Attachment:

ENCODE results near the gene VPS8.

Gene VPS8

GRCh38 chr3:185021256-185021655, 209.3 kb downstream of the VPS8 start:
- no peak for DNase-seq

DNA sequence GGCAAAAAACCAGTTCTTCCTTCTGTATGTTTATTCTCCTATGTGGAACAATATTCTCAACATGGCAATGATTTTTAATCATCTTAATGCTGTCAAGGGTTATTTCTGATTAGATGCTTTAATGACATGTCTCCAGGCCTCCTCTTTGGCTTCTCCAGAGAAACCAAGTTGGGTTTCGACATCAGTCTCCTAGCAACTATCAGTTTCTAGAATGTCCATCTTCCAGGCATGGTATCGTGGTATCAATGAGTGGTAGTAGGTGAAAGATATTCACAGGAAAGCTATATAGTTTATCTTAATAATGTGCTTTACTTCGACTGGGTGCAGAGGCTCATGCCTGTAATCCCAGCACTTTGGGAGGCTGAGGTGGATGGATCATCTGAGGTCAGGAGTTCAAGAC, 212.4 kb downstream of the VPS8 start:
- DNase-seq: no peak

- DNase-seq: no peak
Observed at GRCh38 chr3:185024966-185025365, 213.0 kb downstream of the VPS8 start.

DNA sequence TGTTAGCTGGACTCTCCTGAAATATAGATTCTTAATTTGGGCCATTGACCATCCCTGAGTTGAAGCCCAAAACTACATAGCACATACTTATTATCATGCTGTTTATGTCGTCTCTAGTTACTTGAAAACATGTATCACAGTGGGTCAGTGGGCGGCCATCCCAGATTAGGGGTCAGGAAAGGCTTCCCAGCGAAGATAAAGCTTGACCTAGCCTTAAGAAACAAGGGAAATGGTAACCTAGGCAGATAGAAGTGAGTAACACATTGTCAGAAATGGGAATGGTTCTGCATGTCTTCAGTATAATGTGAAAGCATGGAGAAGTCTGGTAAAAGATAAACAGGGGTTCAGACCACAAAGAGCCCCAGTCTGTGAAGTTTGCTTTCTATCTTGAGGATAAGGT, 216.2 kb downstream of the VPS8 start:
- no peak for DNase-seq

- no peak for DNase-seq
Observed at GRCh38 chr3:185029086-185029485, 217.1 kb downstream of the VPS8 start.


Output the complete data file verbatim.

ENCODE results near the gene VPS8.

Gene VPS8

GRCh38 chr3:185021256-185021655, 209.3 kb downstream of the VPS8 start:
- no peak for DNase-seq

DNA sequence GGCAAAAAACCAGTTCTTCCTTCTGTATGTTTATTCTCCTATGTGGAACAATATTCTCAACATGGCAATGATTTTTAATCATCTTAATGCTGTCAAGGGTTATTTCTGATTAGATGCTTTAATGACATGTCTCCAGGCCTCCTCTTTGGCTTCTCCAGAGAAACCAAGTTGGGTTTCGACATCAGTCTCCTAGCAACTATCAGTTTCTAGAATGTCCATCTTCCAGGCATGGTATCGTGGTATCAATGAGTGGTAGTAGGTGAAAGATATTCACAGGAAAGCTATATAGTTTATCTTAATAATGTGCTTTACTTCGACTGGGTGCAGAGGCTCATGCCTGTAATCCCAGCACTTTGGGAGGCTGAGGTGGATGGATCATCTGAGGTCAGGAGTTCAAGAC, 212.4 kb downstream of the VPS8 start:
- DNase-seq: no peak

- DNase-seq: no peak
Observed at GRCh38 chr3:185024966-185025365, 213.0 kb downstream of the VPS8 start.

DNA sequence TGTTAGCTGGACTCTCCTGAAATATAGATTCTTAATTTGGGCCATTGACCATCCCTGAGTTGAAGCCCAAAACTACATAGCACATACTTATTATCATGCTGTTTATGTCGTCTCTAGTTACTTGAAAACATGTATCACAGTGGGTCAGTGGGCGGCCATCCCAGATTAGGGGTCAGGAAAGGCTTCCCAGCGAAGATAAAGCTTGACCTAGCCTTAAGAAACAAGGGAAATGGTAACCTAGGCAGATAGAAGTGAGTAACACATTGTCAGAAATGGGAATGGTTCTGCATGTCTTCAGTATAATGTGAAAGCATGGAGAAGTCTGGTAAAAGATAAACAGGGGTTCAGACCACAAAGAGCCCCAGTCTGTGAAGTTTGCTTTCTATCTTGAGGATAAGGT, 216.2 kb downstream of the VPS8 start:
- no peak for DNase-seq

- no peak for DNase-seq
Observed at GRCh38 chr3:185029086-185029485, 217.1 kb downstream of the VPS8 start.